The Girlfriends (Le Amiche)
‘The Girlfriends (Le Amiche)’’ opens with a long, loving pan of the northern Italian city of Turin underneath the credits. It’s 1955, and Michelangelo Antonioni is poised between his realist roots and the chic anomie of his ’60s heyday. Clearly, he meant the movie, adapted from a novella by Cesare Pavese, to evoke that particular place. Seen now, more than half a century later, it seems much more evocative of a particular time: when well-off, stylish women wore pencil skirts and pillbox hats; they could have love or work, but not both; and choosing the wrong lover might lead to suicide attempts or at least having to flee on an overnight train.
Much of that description could fit a classic women’s picture. And Yvonne Furneaux, as Momina, the most manipulative of the five females who give the film its title, could be a meaner, shrewder version of the Rosalind Russell character in “The Women.’’
But such is Antonioni’s intelligence — and so assured is his direction — that “The Girlfriends’’ is about as much a women’s picture as “Zabriskie Point’’ is a western or “The Passenger’’ a road picture. Yes, there are numerous genre points in common — mainly as points of departure, though. Antonioni’s ability to use the screen’s illusion of depth or the way he lends an eloquence to the space between characters is a marvel. How he has these people stand is so much more expressive than anything they say.
Clelia (Eleonora Rossi Drago) grew up poor in Turin and now lives relatively rich in Rome. She’s back in town to oversee the opening of a store for the couture house that employs her. Momina is having an affair with the architect overseeing the project (Franco Fabrizi). Her young friend Rosetta is smitten with a painter, Lorenzo (Gabriele Ferzetti), who lives with his fiancee, Nene (Valentina Cortese), herself a talented artist. Actually, she’s more talented than he is — which presents problems. Finally, there’s Mariella (Anna Maria Pancani), the Lisa Kudrow of these particular friends, only she’s shorter and curvier and far more focused on Topic A.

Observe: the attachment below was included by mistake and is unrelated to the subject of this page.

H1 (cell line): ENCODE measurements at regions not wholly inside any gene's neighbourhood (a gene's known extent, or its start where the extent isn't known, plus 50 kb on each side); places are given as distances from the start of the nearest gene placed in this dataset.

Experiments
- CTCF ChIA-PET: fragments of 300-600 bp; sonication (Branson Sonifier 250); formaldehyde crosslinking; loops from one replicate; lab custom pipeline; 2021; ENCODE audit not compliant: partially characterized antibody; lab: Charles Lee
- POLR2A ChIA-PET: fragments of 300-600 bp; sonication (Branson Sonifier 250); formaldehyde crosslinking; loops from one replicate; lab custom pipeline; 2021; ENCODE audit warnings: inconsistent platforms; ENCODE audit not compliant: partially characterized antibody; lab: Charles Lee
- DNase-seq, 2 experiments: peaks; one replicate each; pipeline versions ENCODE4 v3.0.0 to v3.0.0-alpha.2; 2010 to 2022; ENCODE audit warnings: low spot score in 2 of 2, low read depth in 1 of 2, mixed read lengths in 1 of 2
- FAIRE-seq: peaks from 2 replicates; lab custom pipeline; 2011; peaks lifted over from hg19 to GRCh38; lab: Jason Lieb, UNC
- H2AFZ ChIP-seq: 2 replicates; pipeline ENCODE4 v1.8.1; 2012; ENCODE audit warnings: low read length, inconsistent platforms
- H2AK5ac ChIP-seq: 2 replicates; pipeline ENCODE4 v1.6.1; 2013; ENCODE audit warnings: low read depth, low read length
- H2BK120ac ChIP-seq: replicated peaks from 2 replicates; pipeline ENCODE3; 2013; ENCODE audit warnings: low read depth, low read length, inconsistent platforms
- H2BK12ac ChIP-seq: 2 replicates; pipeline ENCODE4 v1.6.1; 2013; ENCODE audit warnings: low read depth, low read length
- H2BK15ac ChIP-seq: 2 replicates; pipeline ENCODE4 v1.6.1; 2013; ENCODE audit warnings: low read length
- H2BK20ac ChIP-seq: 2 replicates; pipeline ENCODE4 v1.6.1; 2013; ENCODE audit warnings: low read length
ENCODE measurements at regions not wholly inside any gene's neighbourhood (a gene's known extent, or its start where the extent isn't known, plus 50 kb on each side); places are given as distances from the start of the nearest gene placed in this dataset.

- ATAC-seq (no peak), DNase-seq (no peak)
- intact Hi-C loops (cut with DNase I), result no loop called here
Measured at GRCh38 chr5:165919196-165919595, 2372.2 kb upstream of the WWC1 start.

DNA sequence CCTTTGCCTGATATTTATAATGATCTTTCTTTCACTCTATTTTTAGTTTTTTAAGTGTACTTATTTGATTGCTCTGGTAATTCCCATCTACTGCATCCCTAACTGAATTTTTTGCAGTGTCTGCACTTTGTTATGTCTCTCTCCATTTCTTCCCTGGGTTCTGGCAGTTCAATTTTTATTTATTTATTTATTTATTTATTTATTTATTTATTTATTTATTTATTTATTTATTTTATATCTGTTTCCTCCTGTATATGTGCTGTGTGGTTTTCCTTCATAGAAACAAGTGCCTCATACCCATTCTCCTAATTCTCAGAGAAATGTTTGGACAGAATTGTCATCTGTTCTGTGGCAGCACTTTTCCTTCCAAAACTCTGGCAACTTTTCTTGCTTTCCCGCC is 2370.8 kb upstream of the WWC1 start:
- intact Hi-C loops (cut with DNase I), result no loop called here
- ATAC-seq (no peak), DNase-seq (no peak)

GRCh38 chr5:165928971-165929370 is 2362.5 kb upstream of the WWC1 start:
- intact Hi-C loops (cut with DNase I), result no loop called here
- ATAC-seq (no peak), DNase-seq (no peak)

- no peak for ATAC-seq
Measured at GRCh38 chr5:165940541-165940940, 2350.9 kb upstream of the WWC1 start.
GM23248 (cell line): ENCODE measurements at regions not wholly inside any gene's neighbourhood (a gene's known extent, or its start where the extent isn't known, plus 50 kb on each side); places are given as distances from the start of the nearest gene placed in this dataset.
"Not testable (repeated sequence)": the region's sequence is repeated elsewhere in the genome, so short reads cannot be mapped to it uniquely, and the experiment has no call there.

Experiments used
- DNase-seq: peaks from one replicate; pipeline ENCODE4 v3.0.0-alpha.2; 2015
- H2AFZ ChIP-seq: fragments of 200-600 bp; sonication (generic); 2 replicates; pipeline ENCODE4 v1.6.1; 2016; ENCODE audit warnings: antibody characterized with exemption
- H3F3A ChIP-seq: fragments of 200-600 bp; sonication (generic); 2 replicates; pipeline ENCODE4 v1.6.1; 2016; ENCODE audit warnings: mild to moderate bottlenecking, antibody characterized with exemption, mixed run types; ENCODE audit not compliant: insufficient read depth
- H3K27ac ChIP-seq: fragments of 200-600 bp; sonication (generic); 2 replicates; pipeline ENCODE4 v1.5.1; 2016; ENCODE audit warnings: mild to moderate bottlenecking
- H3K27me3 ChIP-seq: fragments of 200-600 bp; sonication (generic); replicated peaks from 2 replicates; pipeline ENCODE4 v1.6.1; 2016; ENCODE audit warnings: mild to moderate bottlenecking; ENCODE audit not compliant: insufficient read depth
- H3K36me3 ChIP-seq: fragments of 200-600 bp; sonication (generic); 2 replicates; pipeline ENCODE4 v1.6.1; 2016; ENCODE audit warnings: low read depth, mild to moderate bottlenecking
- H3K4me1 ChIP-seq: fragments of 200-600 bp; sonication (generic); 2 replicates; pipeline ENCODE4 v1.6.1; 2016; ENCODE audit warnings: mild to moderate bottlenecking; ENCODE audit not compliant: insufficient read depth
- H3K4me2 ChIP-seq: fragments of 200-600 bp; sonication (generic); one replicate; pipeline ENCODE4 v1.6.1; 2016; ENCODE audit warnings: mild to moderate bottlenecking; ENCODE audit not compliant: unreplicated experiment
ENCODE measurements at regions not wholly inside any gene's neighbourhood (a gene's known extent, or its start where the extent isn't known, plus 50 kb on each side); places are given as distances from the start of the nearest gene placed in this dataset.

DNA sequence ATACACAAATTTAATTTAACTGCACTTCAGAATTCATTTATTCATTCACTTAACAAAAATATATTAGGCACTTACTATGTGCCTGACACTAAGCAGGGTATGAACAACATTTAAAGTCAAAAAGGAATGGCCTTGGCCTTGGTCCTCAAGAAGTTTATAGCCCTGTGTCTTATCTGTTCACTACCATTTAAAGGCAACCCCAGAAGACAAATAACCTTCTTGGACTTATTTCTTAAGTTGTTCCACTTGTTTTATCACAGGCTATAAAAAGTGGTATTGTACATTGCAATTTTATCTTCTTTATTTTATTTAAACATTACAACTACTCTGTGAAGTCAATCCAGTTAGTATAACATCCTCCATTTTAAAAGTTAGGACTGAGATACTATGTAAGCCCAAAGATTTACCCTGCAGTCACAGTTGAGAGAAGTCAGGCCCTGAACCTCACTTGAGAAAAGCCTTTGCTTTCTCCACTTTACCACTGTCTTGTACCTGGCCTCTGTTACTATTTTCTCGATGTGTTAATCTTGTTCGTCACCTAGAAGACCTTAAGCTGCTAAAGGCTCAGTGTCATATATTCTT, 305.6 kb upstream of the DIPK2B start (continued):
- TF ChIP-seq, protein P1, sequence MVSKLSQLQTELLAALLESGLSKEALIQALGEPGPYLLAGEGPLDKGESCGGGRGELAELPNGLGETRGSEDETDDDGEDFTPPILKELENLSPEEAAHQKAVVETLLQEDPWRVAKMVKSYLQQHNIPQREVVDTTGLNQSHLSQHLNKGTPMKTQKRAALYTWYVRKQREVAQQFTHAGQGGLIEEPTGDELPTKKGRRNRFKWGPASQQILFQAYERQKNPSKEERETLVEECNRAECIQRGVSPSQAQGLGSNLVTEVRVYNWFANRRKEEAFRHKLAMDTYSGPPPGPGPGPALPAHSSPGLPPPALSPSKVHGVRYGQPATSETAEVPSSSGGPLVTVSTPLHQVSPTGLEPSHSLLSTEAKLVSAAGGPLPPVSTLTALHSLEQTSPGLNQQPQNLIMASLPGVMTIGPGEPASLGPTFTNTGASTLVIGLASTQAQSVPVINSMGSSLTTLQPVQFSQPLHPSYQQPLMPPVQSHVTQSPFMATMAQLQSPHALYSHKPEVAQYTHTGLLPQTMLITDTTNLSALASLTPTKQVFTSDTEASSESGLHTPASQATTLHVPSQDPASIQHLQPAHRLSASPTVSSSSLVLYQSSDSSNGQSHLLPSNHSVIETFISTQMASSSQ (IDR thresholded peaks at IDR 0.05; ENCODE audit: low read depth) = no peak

To emphasize the plot or characters of “The Girlfriends’’ is to do the film a radical disservice. “Sex and the Citta’’ it’s not. Antonioni’s interest is in the emptiness around and within these people. Even the friends and lovers (especially the friends and lovers?) seem so radically apart. The surfaces and details are so lovingly rendered, from the smudge of plaster on the jacket of one swain to the grains of sand on that of another, a viewer can easily overlook the sense of isolation throughout all the busyness. Once you notice it, though, you keep expecting to see Monica Vitti show up, looking puzzled and giving Ferzetti the eye. Within these soapy genre confines, “L’avventura’’ looms.
Mark Feeney can be reached at firstname.lastname@example.org.